(Image from Wikipedia of known asteroids in our Solar System and size comparison)
Trajectory of asteroid 2017 001 which nearly hit the Earth on the 20th July 2017 https://gfycat.com/ifr/PerfumedNaturalAmericanalligator
In understanding that our true threats, as discussed in Anthropocentric survival: Killer Asteroids, are from Nature (not from within the human race), more so as the late Carl Sagan was once said “The universe seems neither benign nor hostile, merely indifferent. ” It could be now argued that ‘indifference’ could be seen as hostility. Yes, we have the potentiality to destroy ourselves, but the Universe could not only destroy humanity but remove all trace that we existed at all. As our telescopes and astronomical detectors become more precise. The realization that either life is rare or in a speculative sense via the Fermi Paradox, advanced alien life has moved on or away from a Universe, which in all retrospect, is anti-life.
“An asteroid flew pretty close to Earth last week. It missed us, you may have noticed. But we didn’t spot it until three days after it had flown past, which is a pretty terrifying reminder about the dangers asteroids pose to our world. Asteroid 2017 001 was about 37 to 77 meters (121 to 252 feet) across. It came about a third as close as the Moon, 123,031 kilometers (76,448 miles) from our planet, which is a pretty safe distance. It flew past at some point in the night of July 20 at a speed of about 10.36 kilometers (6.4 miles) per second. However, it was not until July 23 that we spotted the asteroid, after it had passed Earth, thanks to the ATLAS-MLO telescope in Hawaii. That’s, you know, not great. “Asteroid 2017 OO1 is an important reminder that we need to do a better job at detecting even small-sized asteroids early,” Grigorij Richters, the founder of Asteroid Day that seeks to raise awareness about asteroids, told IFLScience. “Small asteroids can cause significant regional damage and we are the only species that can do something about this cosmic hazard. Just ask the dinosaurs!”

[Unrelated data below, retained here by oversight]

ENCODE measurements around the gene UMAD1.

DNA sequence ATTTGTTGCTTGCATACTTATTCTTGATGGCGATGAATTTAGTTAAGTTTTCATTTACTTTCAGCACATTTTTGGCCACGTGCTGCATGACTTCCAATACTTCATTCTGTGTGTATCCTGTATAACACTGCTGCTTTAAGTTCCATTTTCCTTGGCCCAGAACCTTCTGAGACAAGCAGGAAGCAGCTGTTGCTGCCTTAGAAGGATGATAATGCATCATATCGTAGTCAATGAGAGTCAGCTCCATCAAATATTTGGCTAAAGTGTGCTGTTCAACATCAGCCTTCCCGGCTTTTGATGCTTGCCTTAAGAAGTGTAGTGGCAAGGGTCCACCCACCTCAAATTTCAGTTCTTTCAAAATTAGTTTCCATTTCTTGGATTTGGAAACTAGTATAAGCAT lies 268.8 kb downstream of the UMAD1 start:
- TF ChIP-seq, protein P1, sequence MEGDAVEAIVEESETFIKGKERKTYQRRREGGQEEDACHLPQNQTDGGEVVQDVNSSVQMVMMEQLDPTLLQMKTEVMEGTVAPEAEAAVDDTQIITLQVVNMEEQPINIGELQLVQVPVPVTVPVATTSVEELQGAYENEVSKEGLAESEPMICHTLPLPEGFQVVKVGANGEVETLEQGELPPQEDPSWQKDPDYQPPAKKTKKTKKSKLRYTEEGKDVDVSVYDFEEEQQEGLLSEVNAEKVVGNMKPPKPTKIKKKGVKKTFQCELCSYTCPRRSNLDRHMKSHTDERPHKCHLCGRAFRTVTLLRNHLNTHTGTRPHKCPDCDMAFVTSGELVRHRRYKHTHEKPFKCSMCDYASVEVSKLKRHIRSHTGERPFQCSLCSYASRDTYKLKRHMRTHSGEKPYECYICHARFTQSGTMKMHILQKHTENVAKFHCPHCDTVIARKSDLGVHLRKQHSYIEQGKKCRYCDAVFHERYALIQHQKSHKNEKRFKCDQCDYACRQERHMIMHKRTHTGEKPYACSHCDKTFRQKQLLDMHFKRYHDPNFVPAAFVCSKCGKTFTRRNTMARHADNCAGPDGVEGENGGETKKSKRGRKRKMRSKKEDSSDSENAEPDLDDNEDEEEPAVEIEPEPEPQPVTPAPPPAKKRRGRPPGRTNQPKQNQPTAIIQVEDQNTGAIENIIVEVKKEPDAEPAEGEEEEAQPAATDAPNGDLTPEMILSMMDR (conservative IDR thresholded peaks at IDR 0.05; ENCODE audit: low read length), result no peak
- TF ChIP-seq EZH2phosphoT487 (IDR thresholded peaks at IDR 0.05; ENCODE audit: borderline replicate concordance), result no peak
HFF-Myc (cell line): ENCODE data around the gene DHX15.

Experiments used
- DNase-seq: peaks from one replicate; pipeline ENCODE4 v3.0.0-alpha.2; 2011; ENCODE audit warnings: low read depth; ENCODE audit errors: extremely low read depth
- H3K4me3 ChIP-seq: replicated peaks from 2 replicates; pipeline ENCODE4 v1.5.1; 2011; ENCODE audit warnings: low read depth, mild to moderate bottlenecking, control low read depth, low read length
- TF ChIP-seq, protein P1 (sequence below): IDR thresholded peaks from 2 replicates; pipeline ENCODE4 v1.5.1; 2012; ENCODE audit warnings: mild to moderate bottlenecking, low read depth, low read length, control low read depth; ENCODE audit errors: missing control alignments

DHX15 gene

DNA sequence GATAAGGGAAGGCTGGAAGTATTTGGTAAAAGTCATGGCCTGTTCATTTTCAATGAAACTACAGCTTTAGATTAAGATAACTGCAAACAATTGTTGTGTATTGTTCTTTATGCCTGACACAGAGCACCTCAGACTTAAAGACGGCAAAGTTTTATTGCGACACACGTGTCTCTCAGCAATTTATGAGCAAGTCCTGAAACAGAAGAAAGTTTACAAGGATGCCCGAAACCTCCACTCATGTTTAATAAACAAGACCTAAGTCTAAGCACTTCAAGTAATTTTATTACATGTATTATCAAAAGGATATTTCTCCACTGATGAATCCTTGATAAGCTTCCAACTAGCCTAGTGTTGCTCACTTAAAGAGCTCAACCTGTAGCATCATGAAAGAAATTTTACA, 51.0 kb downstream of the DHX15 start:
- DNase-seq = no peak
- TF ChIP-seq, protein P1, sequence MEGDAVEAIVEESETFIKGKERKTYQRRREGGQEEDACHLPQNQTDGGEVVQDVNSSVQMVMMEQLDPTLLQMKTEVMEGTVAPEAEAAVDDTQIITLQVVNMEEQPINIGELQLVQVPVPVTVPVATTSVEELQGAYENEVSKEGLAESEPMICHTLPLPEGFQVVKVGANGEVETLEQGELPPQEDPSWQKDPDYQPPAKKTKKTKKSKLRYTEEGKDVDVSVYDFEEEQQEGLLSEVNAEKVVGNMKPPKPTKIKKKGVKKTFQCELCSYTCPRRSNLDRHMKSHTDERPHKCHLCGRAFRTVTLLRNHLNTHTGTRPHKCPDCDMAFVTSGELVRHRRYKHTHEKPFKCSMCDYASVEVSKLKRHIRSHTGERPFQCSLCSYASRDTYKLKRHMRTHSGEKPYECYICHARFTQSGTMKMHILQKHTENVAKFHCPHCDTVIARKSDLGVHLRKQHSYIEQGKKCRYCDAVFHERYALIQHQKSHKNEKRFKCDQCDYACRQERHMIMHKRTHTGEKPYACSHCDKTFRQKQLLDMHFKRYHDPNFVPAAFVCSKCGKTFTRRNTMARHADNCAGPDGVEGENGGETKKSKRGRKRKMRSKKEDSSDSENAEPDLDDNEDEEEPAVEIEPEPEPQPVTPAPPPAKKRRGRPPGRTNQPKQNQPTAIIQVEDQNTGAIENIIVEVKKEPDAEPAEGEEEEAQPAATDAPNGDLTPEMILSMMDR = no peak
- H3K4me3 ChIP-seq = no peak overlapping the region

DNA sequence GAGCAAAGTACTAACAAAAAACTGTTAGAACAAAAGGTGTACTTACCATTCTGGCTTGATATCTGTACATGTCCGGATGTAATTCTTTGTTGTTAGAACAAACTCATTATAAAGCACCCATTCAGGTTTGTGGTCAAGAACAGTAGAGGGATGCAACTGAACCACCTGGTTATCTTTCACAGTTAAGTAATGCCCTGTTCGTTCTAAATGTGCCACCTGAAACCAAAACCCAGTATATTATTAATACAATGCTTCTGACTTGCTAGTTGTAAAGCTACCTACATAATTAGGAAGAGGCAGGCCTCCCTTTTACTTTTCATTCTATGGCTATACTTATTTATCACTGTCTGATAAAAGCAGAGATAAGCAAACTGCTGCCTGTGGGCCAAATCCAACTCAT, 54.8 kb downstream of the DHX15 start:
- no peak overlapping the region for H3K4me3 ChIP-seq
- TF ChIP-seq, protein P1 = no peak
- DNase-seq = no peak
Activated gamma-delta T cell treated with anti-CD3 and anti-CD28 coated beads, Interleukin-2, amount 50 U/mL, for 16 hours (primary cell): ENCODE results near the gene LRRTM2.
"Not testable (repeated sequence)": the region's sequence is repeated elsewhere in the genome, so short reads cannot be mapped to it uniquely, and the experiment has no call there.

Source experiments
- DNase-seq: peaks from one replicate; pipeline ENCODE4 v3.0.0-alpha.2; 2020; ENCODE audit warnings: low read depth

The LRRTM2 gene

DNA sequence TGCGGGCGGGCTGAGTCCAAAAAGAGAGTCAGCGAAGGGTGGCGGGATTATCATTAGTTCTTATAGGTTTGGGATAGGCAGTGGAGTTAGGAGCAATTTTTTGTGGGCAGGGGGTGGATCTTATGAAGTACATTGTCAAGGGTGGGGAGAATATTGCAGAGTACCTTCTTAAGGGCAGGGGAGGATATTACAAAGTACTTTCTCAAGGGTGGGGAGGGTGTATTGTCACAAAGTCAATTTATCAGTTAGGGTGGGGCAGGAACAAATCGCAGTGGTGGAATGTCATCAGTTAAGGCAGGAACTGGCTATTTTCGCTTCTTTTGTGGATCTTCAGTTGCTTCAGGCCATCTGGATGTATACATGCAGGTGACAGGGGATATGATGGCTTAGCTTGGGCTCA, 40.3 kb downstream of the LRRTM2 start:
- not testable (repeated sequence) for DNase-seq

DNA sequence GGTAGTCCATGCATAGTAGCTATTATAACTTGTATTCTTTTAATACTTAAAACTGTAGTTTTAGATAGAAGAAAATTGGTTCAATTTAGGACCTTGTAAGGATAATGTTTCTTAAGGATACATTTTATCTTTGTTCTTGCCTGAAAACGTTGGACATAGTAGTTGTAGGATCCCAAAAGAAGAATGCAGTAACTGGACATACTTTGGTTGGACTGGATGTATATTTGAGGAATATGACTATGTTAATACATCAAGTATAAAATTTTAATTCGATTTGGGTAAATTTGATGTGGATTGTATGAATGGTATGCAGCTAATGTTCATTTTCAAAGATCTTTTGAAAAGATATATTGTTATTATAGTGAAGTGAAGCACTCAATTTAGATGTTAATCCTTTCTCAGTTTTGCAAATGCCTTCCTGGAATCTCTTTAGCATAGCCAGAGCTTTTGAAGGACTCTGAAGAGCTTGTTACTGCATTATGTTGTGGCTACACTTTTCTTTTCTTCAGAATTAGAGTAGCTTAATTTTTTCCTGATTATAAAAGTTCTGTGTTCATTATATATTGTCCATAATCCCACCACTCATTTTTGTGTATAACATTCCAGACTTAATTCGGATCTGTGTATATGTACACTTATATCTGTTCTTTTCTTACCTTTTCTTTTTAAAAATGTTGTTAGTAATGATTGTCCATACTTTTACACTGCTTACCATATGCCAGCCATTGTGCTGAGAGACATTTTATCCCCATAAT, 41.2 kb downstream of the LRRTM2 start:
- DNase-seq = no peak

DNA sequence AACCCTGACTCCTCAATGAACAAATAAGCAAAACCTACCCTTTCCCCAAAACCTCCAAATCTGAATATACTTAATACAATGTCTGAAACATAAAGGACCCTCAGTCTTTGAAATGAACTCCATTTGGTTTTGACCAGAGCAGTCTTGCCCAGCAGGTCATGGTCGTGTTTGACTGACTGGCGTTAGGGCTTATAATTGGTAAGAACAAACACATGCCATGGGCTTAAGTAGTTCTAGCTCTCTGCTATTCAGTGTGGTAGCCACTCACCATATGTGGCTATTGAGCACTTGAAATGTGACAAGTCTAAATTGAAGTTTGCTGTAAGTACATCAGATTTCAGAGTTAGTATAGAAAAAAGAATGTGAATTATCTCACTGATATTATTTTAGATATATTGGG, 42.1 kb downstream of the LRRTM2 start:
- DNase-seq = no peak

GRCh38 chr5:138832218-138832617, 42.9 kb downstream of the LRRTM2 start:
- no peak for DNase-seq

“…For a bit of comparison, the Chelyabinsk meteor that exploded over Russia in 2013 was about 20 meters (65 feet feet) across. That injured hundreds, and caused considerable damage including shattering windows.In 1908, the famous Tunguska meteor – measuring 50 to 100 meters (165 to 330 feet) across – exploded over Siberia. It flattened about 80 million trees over an area of 2,000 square kilometers (770 square miles), although fortunately no one was killed. That’s almost the area of Luxembourg.”